DETROIT (Reuters) -- U.S. sales fell for all three big American automakers in June, led by a 26 percent drop at General Motors, while Japan's Toyota Motor Corp. surged.
Higher gas prices, slower sales of trucks and sport utility vehicles and a lack of deep incentives compared to last summer -- when GM rolled out employee-level pricing -- hurt the Detroit-based automakers in a mostly slack U.S. auto market.
The tough sales comparison comes at a time when GM's board is under pressure to consider a three-way alliance with Renault SA and Nissan Motor Co.
Ford's June sales dropped 7.1 percent and DaimlerChrysler's plunged 13.2 percent, underscoring the pressure on Detroit automakers at the start of the summer season when they will need to clear out their unsold inventory of 2006 models.
By contrast, Toyota -- which was third in total sales in June in the U.S. market -- posted a 14.4 percent gain.
Toyota has taken a bigger share of a weakening U.S. market on the fuel efficiency of its line-up, which trails only Honda Motor Co. in average fuel economy among major manufacturers.
In the first half of 2006, Toyota sales rose 9.8 percent, boosted by the revamped Camry sedan and the new Yaris subcompact. "We expect that sales pace is going to continue in the rest of the year," said Jim Lentz, executive vice president of Toyota Motor Sales.
He said Yaris sales were stronger than anticipated and Toyota was working to import them in higher volume from Japan.
Toyota has only a 9-day inventory of the Yaris, and an even tighter 4-day sales inventory of its Prius hybrid, essentially making both vehicles sellout hits.
Meanwhile, sales of Ford's Explorer, a best-selling SUV, dropped by 36 percent in June while sales of the larger Expedition were down 46 percent. "There's no question that higher gas prices have hurt demand for these products," said Ford sales analyst George Pipas.
Auto executives said there were signs that consumers were also waiting for better deals in July, when both GM and Chrysler rolled out new discount offers.
CHRYSLER INCENTIVES UP, SALES DOWN
The weak June numbers capped a rough quarter for Chrysler, the only Detroit-based automaker to post a profit in the first quarter. Chrysler, sitting on an unsold inventory of over two months of vehicles as of the end of May, has had to resort to the biggest discounts in the industry this year.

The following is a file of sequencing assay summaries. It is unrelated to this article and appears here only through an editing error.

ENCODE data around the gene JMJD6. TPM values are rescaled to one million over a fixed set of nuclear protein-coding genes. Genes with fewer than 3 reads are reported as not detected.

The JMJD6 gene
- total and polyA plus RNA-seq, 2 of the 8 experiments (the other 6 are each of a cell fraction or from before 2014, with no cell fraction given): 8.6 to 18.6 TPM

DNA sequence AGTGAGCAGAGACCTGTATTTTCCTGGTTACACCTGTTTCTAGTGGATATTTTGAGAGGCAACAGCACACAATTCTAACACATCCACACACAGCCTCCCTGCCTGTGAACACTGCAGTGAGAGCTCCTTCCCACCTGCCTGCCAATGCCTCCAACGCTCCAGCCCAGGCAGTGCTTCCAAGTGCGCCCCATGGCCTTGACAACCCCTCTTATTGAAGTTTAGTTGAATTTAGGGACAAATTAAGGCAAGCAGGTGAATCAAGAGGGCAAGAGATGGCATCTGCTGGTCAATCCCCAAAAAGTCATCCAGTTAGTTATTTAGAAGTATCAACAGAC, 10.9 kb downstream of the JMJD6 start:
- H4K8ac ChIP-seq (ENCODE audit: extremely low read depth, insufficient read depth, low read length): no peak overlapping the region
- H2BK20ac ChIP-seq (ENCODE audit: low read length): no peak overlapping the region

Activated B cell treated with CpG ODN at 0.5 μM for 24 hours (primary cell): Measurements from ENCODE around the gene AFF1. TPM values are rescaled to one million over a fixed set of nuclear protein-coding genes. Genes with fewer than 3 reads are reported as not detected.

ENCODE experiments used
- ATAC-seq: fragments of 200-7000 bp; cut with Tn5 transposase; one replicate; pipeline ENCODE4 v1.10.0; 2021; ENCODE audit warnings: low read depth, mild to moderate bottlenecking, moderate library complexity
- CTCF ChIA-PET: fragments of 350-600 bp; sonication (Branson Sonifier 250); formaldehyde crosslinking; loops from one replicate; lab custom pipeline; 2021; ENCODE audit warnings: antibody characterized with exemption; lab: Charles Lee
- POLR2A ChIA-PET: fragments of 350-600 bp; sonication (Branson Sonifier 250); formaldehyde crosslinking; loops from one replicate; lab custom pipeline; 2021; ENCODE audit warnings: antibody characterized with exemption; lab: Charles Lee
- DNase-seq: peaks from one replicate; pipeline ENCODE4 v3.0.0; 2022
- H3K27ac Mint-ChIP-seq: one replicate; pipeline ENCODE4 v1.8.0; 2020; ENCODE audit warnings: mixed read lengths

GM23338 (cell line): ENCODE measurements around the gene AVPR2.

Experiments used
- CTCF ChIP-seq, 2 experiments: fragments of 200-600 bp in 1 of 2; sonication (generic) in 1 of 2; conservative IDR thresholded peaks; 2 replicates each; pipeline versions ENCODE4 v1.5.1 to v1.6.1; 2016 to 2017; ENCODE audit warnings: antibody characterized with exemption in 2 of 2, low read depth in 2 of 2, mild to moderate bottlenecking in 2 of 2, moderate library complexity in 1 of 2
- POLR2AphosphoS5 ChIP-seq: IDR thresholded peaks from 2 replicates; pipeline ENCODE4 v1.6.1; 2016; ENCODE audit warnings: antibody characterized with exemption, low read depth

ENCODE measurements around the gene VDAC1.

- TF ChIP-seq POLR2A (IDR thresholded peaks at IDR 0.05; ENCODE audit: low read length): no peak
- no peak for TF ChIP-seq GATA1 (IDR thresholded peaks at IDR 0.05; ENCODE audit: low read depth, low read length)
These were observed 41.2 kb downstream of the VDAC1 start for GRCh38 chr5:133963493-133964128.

DaimlerChrysler's first-half U.S. sales were down 5 percent as a 17 percent gain for Mercedes-Benz was more than offset by a 3 percent drop for the bigger-volume Chrysler brand.
Over the weekend, Chrysler attempted to shore up its flagging sales with the most aggressive discount offer of the year, combining employee-level pricing with zero-percent financing and a 30-day money back guarantee.
GM said its June sales result, in line with the company's cautionary forecast, was on track with the terms of its restructuring plan, which includes a dozen plant closings and some 30,000 job cuts.
The year-on-year GM decline reflected comparison to an unusually strong performance in 2005 when it rolled out an employee pricing offer that touched off a summer price war in Detroit.
GM has vowed to avoid cutting margins through a similar sweeping incentive program this year. It offered a more limited zero-percent financing deal over the weekend, but executives have said such sweeping discount programs hurt its brands last year, as well as the resale value of its vehicles.
Billionaire investor Kirk Kerkorian is looking to broker the three-way alliance among GM and Nissan-Renault. Such a tie-up would create a global automotive powerhouse with almost twice the sales of Toyota, the No. 2 automaker worldwide.
The boards of Nissan and Renault on Monday approved discussions about the deal. Nissan Chief Executive Carlos Ghosn, who is credited with spearheading that company's revival, also heads Renault, which has a controlling stake in Nissan.
But Nissan has struggled in the U.S market this year, and its June sales tumbled by 19 percent.
Nissan's difficulties have included a disruptive move in its headquarters to Nashville, Tennessee, production cuts and an embarrassing recall of some Altima and Sentra sedans due to evidence of engine fires.
Rival Honda Motor Co., which is building a new U.S. assembly plant to keep up with demand, posted flat overall sales in June. Strong sales for its fuel-efficient Fit and Civic models were offset by declines in truck sales and for its Acura luxury line.
Among other automakers:
- Hyundai Motor America and Kia Motors America sales climbed a modest 2.6 percent to 71,951.
- Volkswagen of America sales in the U.S. increased 7.3 percent to 28,430.
- BMW of North America sales increased 2.7 percent to 27,763.
- Mazda North America sales rose 7.5 percent for the month to 23,727.
- Mitsubishi Motors North America sales fell 5.8 percent to 10,004.
- Porsche Cars North America sales grew 12.5 percent to 2,871.
- American Suzuki Motor sales spiked 27.7 percent to 9,516.
- Subaru of America sales rose 3 percent to 18,476.
- Isuzu Motors America sales fell 42.2 percent to 745.